Ice (cold) and Heat (warm) pack therapy are intended to relieve pain and bring a soothing relief to the patient. Applying the wrong pack is like giving the wrong medication. Not considering either of these when you should would amount to holding medication that should be given.
When should Heat or Ice Pack be applied to an injured part? Below are some practical principles of heat and cold therapies:
Ice pack is applied to new and acute injuries. Warm pack is applied to existing and ongoing injury. (An injury could be surgical or accidental).
Ice on the skin narrows the blood vessels preventing blood accumulation in the in injured part while heat dilates blood vessel encouraging blood flow to the injured part.
Ice prevents swelling and inflammation in the injured part while heat promotes blood flow to the area of the injury to enhance healing.
To prevent secondary damage to the injured part, ice should be used within the first 72 hours of sustaining the injury.
Ice should never be applied for longer than 20 minutes once an hour. The patient could sustain frostbite if left longer on the skin leading to skin, tissue or nerve damage.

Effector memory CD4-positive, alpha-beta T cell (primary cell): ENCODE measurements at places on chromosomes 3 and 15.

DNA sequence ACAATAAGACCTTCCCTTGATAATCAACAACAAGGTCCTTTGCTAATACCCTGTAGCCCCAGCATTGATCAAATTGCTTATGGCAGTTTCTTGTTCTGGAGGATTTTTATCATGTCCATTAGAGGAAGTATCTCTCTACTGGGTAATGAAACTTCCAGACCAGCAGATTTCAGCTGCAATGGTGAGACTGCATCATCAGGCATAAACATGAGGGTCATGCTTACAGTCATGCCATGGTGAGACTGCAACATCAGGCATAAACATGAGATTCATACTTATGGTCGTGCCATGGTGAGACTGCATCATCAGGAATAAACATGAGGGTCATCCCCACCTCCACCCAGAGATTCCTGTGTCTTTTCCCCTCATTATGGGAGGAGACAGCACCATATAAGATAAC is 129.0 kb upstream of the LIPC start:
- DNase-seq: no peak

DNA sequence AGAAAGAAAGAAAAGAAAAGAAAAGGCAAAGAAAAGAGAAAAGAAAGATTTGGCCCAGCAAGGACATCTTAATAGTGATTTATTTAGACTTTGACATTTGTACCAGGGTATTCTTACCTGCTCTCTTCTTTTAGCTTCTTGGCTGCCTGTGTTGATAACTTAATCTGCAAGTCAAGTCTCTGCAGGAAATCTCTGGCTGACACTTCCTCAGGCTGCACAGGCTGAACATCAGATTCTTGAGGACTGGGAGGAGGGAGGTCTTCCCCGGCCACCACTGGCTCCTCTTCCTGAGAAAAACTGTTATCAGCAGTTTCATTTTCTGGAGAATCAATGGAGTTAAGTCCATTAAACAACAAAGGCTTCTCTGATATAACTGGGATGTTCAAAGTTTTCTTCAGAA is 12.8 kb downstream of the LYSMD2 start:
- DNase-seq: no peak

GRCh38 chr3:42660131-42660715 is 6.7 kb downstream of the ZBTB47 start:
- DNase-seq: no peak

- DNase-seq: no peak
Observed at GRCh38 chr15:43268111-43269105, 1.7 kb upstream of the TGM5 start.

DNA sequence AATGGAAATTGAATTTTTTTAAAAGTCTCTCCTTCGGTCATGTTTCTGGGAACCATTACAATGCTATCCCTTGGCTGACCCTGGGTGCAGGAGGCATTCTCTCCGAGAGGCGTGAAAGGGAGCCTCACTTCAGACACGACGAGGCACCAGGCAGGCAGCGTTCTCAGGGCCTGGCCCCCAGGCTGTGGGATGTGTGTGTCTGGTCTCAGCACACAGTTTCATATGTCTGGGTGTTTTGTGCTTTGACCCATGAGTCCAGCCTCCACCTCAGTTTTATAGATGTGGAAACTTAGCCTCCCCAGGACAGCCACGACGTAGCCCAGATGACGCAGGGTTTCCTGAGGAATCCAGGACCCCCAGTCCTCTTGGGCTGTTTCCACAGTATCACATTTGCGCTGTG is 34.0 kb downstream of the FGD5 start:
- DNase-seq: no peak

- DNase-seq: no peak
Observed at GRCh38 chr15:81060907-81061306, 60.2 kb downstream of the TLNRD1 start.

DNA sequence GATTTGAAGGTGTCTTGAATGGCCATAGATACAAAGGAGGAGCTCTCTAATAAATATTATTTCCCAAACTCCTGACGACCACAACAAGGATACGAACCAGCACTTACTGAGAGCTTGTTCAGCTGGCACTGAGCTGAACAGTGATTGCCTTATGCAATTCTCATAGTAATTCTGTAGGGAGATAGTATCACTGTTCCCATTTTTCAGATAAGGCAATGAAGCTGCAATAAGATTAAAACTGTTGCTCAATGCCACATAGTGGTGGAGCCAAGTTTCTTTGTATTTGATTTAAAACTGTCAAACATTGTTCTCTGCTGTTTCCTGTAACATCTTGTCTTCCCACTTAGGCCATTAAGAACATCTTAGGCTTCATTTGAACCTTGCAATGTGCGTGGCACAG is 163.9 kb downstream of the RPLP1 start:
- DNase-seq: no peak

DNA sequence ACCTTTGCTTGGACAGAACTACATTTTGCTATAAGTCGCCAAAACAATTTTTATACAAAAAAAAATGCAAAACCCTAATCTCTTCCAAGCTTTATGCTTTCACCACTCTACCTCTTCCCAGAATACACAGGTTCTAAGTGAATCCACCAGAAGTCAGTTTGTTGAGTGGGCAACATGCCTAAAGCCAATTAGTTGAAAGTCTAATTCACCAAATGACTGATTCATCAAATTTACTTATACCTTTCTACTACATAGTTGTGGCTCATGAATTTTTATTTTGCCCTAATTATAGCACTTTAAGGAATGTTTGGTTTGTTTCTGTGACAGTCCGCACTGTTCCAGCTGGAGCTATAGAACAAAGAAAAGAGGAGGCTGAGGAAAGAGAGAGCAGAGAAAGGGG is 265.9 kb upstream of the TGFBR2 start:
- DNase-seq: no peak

For protection, it’s important to protect the skin with a layer of clothing materials before applying ice to the injured part.
Heat is also used to relieve muscle aches, stiff joints and pains. Heat therapy is also good for chronic pain that does not involve inflammation.
Ice or heat pack should not be used on patients with sensory deficits. People with certain health conditions should seek Doctor’s advice before using ice or heat therapy. These conditions include: Open wounds, Diabetes, Dermatitis, Vascular diseases, Deep vein thrombosis, heart disease and Multiple sclerosis (MS). In addition, cold therapy should not be used on patients with stiff joints.
Some experts cautioned against using ice and warm pack interchangeably on the same injured part. Knowing when and when not to use either of the two is the key. For instance, arthritic patients can benefit from both heat and cold therapy: Heat therapy is expected to address joint stiffness while cold therapy reduces swelling and acute pain.